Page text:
The broad posterolateral surface is called the gluteal surface

The auricular surface articulates with the sacrum (sacroiliac joint)

Major markings include the iliac crests, four spines, greater sciatic notch, iliac fossa, arcuate line, and the pelvic brim

Ilium: Lateral View

Ilium: Medial View


The ischium forms the posteroinferior part of the hip bone

The thick body articulates with the ilium, and the thinner ramus articulates with the pubis

Major markings include the ischial spine, lesser sciatic notch, and the ischial tuberosity


The pubic bone forms the anterior portion of the hip bone

It articulates with the ischium and the ilium

Major markings include superior and inferior rami, the pubic crest, pubic tubercle, pubic arch, pubic symphysis, and obturator foramen (along with ilium and ischium)

Pubis: Lateral View

Pubis: Medial View

Comparison of Male and Female Pelvic Structure

Female pelvis

Tilted forward, adapted for childbearing

True pelvis defines birth canal

Cavity of the true pelvis is broad, shallow, and has greater capacity

Comparison of Male and Female Pelvic Structure

Male pelvis

Tilted less forward

Adapted for support of heavier male build and stronger muscles

Cavity of true pelvis is narrow and deep

Comparison of Male and Female Pelvic Structure

Comparison of Male and Female Pelvic Structure

The Lower Limb

The three segments of the lower limb are the thigh, leg, and foot

They carry the weight of the erect body, and are subjected to exceptional forces when one jumps or runs


The sole bone of the thigh is the femur, the largest and strongest bone in the body

It articulates proximally with the hip and distally with the tibia and fibula

Major markings include the head, fovea capitis, greater and lesser trochanters, gluteal tuberosity, lateral and medial condyles and epicondyles, linea aspera, patellar surface, and the intercondylar notch



The tibia and fibula form the skeleton of the leg

They are connected to each other by the interosseous membrane

They articulate with the femur proximally and with the ankle bones distally

They also articulate with each other via the immovable tibiofibular joints


Receives the weight of the body from the femur and transmits it to the foot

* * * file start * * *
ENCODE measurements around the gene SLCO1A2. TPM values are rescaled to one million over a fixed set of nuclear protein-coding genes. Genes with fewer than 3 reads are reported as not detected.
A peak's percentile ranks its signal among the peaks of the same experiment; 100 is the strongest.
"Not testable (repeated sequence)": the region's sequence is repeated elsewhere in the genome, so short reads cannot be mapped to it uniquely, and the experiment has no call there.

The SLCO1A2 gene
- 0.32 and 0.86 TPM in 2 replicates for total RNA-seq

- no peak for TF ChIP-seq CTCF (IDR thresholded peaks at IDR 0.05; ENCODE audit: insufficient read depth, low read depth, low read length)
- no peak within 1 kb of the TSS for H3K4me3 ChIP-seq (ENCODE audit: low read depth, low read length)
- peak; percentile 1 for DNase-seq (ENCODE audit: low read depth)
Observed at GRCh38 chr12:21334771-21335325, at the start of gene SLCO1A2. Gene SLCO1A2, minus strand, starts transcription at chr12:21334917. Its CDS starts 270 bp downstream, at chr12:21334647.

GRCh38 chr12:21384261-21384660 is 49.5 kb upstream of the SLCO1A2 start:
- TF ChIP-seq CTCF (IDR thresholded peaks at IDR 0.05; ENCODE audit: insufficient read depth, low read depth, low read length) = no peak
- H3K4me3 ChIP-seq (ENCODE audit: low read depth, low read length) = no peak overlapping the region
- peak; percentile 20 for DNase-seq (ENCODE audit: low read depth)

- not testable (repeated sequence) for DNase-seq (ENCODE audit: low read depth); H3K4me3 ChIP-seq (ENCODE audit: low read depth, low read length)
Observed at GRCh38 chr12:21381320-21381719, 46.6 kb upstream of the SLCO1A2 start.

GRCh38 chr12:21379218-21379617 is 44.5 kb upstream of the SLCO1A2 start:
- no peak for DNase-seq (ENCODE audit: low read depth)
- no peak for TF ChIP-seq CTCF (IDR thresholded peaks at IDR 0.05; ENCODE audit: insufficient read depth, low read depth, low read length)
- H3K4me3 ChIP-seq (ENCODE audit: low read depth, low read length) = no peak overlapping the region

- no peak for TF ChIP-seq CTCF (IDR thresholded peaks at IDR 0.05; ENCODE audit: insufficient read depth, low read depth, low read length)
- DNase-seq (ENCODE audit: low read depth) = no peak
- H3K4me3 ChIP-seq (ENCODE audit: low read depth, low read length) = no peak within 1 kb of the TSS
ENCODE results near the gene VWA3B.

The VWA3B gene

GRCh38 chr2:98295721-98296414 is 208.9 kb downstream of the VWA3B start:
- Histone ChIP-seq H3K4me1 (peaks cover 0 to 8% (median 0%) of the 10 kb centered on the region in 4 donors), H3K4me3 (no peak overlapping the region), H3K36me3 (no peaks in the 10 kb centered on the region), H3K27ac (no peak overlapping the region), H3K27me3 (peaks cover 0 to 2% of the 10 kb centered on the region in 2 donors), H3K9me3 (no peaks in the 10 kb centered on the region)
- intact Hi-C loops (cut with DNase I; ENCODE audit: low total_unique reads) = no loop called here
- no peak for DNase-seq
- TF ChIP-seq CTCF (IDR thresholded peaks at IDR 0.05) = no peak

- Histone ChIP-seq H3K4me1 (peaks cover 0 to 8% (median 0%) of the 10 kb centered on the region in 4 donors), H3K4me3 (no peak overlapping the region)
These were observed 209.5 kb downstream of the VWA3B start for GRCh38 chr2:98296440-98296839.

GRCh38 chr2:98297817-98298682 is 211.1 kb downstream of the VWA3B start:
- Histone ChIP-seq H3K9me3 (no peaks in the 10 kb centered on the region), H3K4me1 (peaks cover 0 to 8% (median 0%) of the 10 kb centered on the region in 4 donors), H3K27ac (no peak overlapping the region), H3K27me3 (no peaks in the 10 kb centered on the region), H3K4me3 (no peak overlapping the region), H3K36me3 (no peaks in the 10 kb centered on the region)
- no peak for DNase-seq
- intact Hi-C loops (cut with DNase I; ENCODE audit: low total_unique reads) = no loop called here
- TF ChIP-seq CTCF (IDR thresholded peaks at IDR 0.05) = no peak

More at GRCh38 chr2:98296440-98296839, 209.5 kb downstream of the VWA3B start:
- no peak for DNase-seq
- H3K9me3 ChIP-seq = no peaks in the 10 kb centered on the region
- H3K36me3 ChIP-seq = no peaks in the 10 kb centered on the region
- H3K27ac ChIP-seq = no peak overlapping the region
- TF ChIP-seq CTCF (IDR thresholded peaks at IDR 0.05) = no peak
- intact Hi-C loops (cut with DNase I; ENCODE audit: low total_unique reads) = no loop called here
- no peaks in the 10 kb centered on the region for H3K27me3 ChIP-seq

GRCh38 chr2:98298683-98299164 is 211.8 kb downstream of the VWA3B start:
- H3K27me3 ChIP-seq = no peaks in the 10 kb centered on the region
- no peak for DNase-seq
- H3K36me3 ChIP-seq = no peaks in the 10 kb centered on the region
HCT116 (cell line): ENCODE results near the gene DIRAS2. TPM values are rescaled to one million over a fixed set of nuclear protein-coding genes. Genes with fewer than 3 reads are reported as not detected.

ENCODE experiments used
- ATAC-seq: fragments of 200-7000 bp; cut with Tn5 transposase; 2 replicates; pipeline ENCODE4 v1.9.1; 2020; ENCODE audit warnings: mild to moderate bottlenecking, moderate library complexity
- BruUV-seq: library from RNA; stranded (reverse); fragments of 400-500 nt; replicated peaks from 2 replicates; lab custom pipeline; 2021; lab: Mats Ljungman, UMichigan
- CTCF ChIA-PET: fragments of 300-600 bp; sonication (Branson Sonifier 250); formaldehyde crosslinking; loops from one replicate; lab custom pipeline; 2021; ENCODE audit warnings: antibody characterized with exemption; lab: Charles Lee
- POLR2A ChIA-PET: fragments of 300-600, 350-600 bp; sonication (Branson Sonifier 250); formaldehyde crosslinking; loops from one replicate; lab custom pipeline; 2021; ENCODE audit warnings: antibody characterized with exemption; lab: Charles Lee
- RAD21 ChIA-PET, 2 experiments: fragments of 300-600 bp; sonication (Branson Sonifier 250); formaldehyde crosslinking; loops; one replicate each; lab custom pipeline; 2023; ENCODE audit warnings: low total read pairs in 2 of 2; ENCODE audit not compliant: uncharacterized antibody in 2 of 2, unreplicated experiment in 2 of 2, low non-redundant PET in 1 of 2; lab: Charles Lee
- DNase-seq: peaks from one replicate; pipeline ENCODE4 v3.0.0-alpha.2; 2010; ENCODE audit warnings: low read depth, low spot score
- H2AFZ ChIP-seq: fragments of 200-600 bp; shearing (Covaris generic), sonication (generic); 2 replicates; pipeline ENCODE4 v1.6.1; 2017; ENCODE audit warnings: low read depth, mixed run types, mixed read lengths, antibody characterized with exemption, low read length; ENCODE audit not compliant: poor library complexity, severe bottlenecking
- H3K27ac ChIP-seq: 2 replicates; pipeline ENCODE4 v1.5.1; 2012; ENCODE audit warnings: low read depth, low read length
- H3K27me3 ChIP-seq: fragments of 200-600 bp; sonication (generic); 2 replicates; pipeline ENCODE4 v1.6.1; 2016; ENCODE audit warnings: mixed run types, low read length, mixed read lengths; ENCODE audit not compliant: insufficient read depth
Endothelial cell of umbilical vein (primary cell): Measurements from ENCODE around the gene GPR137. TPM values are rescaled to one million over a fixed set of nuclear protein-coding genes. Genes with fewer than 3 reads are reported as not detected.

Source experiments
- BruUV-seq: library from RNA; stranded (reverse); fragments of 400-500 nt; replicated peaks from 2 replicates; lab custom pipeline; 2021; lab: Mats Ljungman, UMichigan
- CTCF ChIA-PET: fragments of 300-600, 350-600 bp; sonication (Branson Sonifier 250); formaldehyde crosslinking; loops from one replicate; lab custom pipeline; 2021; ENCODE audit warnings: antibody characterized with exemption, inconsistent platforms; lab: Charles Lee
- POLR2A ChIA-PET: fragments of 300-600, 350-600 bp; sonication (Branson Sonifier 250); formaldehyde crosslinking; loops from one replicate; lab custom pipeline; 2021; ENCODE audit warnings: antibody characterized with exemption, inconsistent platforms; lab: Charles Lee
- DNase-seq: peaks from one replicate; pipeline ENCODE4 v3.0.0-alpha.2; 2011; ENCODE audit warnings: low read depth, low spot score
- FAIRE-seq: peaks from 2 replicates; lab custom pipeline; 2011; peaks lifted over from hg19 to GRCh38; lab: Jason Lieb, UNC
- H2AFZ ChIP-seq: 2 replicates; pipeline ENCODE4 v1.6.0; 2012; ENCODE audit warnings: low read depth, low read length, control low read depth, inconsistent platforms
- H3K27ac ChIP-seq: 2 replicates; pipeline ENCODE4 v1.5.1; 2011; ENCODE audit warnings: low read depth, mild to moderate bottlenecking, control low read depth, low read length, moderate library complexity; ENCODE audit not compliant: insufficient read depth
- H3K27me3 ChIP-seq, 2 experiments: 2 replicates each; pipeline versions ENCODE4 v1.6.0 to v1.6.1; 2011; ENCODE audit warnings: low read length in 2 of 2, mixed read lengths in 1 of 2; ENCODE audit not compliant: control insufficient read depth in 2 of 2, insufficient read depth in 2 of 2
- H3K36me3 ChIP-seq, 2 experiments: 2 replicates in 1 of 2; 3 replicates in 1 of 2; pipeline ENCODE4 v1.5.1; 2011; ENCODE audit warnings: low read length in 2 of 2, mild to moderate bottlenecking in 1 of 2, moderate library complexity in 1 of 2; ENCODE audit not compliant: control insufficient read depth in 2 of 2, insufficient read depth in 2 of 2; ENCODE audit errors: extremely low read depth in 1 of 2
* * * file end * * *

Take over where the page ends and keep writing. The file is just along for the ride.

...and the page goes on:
Major markings include medial and lateral condyles, intercondylar eminence, the tibial tuberosity, anterior crest, medial malleolus, and fibular notch

Tibia and Fibula


Sticklike bone with slightly expanded ends located laterally to the tibia

Major markings include the head and lateral malleolus


The skeleton of the foot includes the tarsus, metatarsus, and the phalanges (toes)

The foot supports body weight and acts as a lever to propel the body forward in walking and running


Composed of seven bones that form the posterior half of the foot

Body weight is carried primarily on the talus and calcaneus

Talus articulates with the tibia and fibula superiorly, and the calcaneus inferiorly

Other tarsus bones include the cuboid and navicular, and the medial, intermediate, and lateral cuneiforms



Forms the heel of the foot

Carries the talus on its superior surface

Point of attachment for the calcaneal (Achilles) tendon of the calf muscles

Metatarsus and Phalanges


Five (1-5) long bones that articulate with the proximal phalanges

The enlarged head of metatarsal 1 forms the "ball of the foot"


The 14 bones of the toes

Each digit has three phalanges except the hallux, which has no middle phalanx

Metatarsus and Phalanges

Arches of the Foot

The foot has three arches maintained by interlocking foot bones and strong ligaments

Arches allow the foot to hold up weight

The arches are:

Lateral longitudinal – cuboid is keystone of this arch

Medial longitudinal – talus is keystone of this arch

Transverse – runs obliquely from one side of the foot to the other

Arches of the Foot

Developmental Aspects: Fetal Skull

Infant skull has more bones than the adult skull

At birth, fetal skull bones are incomplete and connected by fontanels


Unossified remnants of fibrous membranes between fetal skull bones

The four fontanels are anterior, posterior, mastoid, and sphenoid

Developmental Aspects: Fetal Skull

Skull bones such as the mandible and maxilla are unfused

Developmental Aspects: Growth Rates

At birth, the cranium is huge relative to the face

Mandible and maxilla are foreshortened but lengthen with age

The arms and legs grow at a faster rate than the head and trunk, leading to adult proportions

Developmental Aspects: Spinal Curvature

Only thoracic and sacral curvatures are present at birth

The primary curvatures are convex posteriorly, causing the infant spine to arch like a four-legged animal

Secondary curvatures – cervical and lumbar – are convex anteriorly and are associated with the child’s development

Developmental Aspects: Old Age

Intervertebral discs become thin, less hydrated, and less elastic

Risk of disc herniation increases

Loss of stature by several centimeters is common after age 55

Costal cartilages ossify causing the thorax to become rigid

All bones lose mass